Readers of this blog are aware that I am not a fan of director Zack Snyder’s dismal Man of Steel and the follow-up atrocity he chose to call Batman Vs Superman: Dawn of Justice. The latter film being an effort I consider the bottom of the barrel in filmmaking. In a previous post I referred to Snyder as “Ed Wood with a budget.” I’m standing by that statement. I wasn’t looking forward to Justice League, but as a lifelong fan and collector of Superman and Batman comics, I chose to form my own opinion by seeing the film. I never rely on others to tell me what to think, and nor should you.
Before we get to the heart of the matter, however, there are some preliminary considerations that need airing. It was widely reported that Snyder exited from Justice League because of a personal family tragedy. The family tragedy story is true, and verifiable. Snyder’s daughter Autumn died in March in what was believed to be a suicide. Snyder deserves a break here. Criticizing a film is one thing, but being callous about such a tragedy is another. My heartfelt condolences to Zack Snyder and his family.
Life is unfair in many ways, and it’s unfortunate I have to post a negative review in the wake of such a tragedy. Joss Whedon was brought in with Snyder’s blessing for re-writes and to direct some reshoots which the press reported were substantial. That makes sense given Whedon is responsible for Marvel’s success with the Avengers films which offer a marked contrast of optimism and brightness in comparison to Snyder’s bleak world-view.
Comic book super-heroes, and especially Superman, represent hope. Both Man of Steel and Batman Vs Superman: Dawn of Justice were joyless exercises in drama, angst, and gritty realism. Even Superman’s once bright costume was reduced to a tight fitting armor-mesh looking thing with washed out colors. In other words, Zack Snyder doesn’t understand his source material.
Joss Whedon’s own creative slant went far in setting the tone and style of Marvel’s historic ongoing series of superhero films. He is not solely responsible for Marvel’s success, and he should not be thought of as a comic book guru for superhero films, but having him around helps.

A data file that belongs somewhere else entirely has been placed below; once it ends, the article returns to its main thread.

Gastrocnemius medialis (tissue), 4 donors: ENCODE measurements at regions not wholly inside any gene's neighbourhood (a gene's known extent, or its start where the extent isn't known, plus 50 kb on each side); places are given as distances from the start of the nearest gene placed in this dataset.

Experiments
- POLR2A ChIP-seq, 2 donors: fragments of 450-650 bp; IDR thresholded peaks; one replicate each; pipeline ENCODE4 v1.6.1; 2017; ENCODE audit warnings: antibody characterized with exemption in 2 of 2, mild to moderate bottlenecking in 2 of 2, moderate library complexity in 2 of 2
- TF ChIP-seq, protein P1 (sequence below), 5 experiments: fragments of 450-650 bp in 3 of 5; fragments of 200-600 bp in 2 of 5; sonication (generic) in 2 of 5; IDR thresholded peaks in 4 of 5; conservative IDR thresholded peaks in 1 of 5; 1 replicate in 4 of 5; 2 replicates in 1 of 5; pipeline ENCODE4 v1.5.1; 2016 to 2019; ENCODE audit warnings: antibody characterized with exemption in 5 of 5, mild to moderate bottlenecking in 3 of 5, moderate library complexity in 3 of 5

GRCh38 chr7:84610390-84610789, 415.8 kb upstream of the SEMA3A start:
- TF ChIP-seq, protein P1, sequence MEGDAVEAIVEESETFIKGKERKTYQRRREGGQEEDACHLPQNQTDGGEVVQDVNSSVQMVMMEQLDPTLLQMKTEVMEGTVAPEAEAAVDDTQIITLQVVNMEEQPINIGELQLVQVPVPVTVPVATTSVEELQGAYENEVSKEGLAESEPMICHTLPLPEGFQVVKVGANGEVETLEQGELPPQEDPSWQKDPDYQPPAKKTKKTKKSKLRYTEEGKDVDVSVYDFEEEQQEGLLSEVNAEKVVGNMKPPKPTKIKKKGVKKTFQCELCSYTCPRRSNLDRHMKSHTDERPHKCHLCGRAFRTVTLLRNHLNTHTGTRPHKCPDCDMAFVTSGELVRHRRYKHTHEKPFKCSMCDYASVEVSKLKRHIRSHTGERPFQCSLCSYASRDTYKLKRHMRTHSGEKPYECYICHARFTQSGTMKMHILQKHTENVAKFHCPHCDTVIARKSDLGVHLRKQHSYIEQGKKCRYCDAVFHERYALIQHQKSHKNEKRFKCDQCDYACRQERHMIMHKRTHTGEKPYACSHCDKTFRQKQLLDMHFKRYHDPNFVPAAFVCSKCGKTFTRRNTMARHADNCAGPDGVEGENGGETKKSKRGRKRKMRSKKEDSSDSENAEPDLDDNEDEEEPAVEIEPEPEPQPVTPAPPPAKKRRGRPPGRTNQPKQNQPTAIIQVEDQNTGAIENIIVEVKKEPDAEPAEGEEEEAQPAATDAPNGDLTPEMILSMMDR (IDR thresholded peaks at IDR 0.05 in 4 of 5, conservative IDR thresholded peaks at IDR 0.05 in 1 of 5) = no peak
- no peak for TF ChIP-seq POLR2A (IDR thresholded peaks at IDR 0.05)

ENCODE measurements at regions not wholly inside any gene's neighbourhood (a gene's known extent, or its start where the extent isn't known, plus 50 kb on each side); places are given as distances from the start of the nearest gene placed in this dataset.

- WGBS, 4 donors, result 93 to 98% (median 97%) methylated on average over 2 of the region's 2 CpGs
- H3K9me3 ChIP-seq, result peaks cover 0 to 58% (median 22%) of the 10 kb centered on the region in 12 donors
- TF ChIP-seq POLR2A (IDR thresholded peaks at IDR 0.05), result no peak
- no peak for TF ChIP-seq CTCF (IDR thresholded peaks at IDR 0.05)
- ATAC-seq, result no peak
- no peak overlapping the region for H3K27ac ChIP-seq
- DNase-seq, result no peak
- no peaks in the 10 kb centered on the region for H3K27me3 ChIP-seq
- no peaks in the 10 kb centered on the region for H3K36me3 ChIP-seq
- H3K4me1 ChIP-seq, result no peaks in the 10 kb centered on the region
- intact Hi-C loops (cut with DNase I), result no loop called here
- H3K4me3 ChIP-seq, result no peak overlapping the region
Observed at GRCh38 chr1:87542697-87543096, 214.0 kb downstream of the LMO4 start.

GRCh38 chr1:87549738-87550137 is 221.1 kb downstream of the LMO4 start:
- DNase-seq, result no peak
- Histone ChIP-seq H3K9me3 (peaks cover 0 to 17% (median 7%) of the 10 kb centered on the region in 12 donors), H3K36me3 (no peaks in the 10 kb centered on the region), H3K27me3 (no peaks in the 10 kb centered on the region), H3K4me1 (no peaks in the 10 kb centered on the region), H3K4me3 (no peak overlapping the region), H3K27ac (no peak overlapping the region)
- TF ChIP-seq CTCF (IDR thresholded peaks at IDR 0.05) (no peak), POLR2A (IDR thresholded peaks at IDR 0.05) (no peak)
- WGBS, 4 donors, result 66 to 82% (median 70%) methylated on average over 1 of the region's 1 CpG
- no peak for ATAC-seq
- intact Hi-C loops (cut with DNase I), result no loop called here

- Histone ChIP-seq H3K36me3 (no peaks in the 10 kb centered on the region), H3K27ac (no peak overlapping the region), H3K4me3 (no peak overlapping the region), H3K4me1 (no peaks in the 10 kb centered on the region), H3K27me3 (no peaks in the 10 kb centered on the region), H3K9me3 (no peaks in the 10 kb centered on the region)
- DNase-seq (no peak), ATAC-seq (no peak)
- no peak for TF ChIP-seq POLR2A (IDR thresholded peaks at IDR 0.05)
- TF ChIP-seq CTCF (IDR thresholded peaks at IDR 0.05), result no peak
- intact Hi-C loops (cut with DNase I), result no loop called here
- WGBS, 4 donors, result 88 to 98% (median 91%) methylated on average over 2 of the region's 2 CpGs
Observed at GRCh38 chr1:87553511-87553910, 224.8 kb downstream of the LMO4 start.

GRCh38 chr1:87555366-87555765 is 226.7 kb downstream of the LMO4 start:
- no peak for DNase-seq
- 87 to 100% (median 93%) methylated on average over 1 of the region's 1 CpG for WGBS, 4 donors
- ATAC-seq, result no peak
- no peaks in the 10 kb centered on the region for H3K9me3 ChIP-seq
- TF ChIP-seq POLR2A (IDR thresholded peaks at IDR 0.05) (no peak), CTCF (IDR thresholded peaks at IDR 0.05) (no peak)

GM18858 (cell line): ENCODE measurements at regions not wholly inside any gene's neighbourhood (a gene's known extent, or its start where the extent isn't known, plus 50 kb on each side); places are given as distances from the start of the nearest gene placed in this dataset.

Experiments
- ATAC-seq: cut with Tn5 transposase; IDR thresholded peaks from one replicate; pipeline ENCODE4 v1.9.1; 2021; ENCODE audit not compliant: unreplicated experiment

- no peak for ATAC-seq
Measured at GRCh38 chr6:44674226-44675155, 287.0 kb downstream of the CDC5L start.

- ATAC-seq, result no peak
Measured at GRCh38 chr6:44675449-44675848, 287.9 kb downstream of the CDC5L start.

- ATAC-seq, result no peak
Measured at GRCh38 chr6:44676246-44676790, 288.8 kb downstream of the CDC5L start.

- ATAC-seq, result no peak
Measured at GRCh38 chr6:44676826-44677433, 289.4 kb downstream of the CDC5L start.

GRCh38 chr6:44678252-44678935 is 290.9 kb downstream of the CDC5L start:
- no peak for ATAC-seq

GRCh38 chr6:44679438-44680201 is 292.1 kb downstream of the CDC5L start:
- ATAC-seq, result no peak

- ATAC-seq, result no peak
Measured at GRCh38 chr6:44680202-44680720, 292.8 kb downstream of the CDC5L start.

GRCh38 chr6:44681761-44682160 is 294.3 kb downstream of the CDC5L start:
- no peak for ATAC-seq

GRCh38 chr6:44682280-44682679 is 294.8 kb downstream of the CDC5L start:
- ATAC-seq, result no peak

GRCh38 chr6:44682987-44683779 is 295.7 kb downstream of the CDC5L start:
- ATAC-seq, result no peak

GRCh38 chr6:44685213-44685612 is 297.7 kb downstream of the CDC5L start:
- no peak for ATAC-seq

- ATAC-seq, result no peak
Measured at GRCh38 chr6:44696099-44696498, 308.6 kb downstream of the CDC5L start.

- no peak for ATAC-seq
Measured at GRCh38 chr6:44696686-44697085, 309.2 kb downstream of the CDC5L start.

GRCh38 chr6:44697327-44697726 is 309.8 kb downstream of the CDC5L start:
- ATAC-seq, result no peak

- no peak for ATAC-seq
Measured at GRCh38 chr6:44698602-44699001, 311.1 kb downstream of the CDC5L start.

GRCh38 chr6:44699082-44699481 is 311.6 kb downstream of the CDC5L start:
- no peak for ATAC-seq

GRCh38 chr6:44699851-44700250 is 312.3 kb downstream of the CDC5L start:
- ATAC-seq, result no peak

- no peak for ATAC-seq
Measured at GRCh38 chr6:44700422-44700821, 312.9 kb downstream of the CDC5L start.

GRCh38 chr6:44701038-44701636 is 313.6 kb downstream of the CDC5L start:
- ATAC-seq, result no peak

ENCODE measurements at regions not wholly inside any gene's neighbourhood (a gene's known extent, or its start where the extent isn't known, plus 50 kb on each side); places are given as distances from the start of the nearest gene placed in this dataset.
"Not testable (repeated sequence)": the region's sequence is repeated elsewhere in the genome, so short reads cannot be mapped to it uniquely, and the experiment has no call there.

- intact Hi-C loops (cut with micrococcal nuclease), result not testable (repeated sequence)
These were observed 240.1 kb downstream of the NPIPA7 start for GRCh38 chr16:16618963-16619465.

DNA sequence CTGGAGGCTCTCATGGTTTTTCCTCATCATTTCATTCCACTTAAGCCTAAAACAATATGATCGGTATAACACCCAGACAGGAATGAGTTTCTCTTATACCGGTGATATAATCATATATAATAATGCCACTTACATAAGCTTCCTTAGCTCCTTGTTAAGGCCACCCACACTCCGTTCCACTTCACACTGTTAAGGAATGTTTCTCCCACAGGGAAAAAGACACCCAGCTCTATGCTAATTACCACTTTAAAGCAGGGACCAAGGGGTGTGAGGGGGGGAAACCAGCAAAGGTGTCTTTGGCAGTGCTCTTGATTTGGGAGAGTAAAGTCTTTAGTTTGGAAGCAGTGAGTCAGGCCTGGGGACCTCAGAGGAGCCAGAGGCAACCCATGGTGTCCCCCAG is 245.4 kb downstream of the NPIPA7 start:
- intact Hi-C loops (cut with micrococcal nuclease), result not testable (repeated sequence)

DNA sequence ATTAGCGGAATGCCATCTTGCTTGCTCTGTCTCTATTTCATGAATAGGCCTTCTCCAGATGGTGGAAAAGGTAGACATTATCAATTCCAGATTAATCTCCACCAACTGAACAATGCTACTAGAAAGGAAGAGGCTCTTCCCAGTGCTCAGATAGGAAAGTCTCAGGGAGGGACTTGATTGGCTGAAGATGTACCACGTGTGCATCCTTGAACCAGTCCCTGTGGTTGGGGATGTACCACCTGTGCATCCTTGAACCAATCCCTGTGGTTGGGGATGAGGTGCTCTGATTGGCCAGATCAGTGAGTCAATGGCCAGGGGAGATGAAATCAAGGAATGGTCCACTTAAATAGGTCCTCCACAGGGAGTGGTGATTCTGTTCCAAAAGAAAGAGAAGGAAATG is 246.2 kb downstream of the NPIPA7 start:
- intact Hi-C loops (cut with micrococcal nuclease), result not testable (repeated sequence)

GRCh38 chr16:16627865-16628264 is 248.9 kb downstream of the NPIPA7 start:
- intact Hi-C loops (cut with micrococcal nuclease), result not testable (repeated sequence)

Justice League was made better by Joss Whedon, but the film is a sloppy mess. The opening sequence makes no sense, and plot threads established in Batman Vs Superman: Dawn of Justice are ignored. Key here is Superman’s revitalization, which was hinted at in the Batman Vs Superman conclusion where we see dirt on the coffin vibrating. This lead fans to believe Superman was being revitalized by the sun’s rays and his Kryptonian cells were regenerating as they had in the original comic book series. Instead, Superman is brought back to life by the using the Kryptonian technology Luthor used to create Doomsday in the previous film. This makes the Batman Vs Superman scene meaningless. The other such gaffes in continuity make Snyder’s Superman trilogy a standing example of wasted money, time, talent and effort.
Superman, Batman, Aquaman and Flash are nearly unrecognizable. The costumes are dull and make them look like half-ass bikers on their way to a drag Queen’s coming out party. The posters, however, were digitally altered to brighten the colors. The actors themselves are fine. I like Ben Affleck as Batman, and Henry Cavill is okay as Clark Kent/Superman. The script turns Aquaman into a Hippie loner, and Flash is a nerdy teenager with Asperger’s Syndrome. Jason Momoa and Ezra Miller do what they can with the characters, with Ezra Miller getting the better lines. Amy Adams offers nothing as Lois Lane because the script gives her nothing to do. Ditto with Jeremy Irons as Alfred. Diane Lane is also wasted as Martha Kent. Ray Fisher is Cyborg and shines here, albeit briefly. He’s the best part of the team next to Wonder Woman. In fact, Gal Gadot’s Wonder Woman continues to delight most of us die-hard comic book fans. I have nothing to say about the Jack Kirby inspired threat to humanity that brings this slipshod team together, other than, well, duh. What would Jack think?
There is humor here, presumably thanks to Joss Whedon who was given a screenwriting credit. I actually enjoyed moments of the film, but like so many others I wish it had been better. So close and yet so far. Ultimately, there are no sunny days in Zack Snyder’s films, no hope, and this endless parade of ho-hum blah blah. Still, Zack Snyder is responsible for casting the beautiful Gal Gadot as Wonder Woman. At least he has bragging rights on that.